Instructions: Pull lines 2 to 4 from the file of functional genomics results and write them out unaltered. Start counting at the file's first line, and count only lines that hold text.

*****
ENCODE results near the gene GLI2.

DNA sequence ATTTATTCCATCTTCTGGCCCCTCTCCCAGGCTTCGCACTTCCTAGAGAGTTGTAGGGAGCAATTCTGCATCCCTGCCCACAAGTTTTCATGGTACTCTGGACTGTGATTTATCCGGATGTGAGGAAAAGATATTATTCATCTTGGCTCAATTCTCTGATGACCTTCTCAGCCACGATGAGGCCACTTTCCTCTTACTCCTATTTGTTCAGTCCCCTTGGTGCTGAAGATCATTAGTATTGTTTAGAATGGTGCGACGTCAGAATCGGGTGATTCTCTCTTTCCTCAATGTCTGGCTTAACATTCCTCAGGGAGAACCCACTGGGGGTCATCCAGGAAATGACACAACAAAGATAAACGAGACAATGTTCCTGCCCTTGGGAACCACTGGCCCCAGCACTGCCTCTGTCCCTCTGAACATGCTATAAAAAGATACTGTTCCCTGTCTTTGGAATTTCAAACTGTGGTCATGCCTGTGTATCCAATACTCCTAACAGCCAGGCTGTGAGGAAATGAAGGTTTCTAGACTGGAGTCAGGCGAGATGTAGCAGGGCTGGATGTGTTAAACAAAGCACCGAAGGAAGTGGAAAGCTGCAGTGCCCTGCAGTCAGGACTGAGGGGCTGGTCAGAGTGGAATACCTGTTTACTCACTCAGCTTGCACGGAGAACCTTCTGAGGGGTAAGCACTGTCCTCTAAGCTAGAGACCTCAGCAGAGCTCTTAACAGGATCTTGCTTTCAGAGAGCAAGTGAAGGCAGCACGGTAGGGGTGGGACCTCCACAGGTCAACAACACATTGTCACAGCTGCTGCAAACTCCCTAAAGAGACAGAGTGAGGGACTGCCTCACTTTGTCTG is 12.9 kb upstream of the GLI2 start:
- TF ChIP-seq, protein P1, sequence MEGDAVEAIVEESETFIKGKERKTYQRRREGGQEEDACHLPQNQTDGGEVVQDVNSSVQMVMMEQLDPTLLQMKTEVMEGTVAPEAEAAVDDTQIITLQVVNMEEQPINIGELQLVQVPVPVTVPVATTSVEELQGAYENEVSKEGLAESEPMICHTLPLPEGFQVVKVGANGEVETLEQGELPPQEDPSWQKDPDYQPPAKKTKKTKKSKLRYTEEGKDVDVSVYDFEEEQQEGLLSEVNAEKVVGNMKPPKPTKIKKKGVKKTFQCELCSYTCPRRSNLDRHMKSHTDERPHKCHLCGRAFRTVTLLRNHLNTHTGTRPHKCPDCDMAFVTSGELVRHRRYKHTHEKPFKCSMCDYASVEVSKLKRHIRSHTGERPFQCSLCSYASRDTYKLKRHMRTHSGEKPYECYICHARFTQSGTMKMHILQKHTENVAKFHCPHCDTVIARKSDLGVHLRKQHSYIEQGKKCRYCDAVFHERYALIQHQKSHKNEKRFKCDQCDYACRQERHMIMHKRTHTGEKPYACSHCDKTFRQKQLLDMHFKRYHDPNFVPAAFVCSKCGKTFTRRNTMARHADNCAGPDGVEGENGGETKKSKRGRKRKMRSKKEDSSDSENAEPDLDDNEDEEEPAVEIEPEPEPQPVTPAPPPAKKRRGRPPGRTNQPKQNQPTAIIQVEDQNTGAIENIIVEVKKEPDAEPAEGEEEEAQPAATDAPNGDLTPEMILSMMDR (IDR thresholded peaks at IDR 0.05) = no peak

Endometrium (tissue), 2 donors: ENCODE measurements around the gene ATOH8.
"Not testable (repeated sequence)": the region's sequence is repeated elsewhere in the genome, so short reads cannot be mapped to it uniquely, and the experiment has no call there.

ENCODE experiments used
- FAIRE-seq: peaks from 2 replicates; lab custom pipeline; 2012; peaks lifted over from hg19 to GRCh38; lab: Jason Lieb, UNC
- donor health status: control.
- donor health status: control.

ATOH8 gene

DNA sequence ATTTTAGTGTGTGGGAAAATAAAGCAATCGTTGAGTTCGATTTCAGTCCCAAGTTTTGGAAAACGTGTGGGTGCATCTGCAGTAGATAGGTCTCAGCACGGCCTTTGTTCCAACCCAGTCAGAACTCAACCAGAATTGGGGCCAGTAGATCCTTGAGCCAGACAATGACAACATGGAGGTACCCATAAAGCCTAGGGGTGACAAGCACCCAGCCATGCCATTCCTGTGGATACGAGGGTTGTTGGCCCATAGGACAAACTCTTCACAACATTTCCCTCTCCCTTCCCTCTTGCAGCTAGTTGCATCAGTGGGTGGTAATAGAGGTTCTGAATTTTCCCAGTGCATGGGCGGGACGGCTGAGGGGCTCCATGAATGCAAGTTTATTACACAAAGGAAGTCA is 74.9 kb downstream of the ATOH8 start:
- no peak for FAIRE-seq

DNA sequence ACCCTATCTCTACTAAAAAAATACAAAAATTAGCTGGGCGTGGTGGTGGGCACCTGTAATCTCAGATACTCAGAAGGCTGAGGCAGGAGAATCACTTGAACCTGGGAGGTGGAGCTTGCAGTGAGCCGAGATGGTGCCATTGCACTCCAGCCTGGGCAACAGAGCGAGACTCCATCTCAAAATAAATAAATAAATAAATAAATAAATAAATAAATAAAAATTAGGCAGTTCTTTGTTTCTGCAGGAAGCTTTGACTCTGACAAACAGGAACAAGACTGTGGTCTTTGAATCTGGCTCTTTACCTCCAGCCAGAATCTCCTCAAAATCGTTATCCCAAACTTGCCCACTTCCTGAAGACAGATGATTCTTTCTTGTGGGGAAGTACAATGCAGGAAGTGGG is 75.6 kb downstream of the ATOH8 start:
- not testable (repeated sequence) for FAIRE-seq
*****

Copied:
DNA sequence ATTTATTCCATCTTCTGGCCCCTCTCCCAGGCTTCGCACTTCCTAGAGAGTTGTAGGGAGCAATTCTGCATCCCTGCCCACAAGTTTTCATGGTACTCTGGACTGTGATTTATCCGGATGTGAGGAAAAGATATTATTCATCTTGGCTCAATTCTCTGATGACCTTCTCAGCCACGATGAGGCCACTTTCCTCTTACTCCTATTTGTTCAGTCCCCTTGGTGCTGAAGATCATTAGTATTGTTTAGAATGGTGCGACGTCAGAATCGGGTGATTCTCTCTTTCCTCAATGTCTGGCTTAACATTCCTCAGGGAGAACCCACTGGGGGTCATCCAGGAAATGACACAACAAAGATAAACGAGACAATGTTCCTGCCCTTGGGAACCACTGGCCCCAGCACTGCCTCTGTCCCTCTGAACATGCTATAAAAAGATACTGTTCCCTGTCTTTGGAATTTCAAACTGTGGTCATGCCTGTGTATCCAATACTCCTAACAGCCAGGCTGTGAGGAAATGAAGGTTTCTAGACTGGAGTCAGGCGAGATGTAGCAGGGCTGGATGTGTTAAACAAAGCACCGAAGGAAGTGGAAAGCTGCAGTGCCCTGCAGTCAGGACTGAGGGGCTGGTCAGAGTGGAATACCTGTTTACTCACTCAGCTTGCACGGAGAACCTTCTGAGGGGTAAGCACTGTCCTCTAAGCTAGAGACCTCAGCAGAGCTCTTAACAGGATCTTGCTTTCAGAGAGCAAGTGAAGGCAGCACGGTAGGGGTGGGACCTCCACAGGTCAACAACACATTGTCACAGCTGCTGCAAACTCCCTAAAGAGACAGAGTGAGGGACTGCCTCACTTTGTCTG is 12.9 kb upstream of the GLI2 start:
- TF ChIP-seq, protein P1, sequence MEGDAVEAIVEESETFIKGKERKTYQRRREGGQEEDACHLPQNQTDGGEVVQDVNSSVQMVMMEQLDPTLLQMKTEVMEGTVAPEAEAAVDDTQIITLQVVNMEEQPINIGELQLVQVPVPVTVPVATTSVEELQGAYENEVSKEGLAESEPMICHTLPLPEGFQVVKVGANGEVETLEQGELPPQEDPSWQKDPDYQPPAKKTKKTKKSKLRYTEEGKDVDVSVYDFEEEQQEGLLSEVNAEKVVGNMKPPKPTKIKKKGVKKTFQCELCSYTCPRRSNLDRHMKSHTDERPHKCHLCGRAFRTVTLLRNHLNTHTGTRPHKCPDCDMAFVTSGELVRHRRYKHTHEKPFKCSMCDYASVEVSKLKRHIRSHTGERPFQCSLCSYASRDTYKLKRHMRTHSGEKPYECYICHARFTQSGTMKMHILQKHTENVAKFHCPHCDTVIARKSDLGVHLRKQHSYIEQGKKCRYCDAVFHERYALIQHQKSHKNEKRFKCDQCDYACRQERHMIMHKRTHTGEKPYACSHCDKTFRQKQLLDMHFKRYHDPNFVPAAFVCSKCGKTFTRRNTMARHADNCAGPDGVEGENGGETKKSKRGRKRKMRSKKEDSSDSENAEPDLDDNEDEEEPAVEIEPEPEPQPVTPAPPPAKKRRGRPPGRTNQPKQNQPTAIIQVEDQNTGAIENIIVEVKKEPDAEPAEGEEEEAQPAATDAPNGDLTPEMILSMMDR (IDR thresholded peaks at IDR 0.05) = no peak

Endometrium (tissue), 2 donors: ENCODE measurements around the gene ATOH8.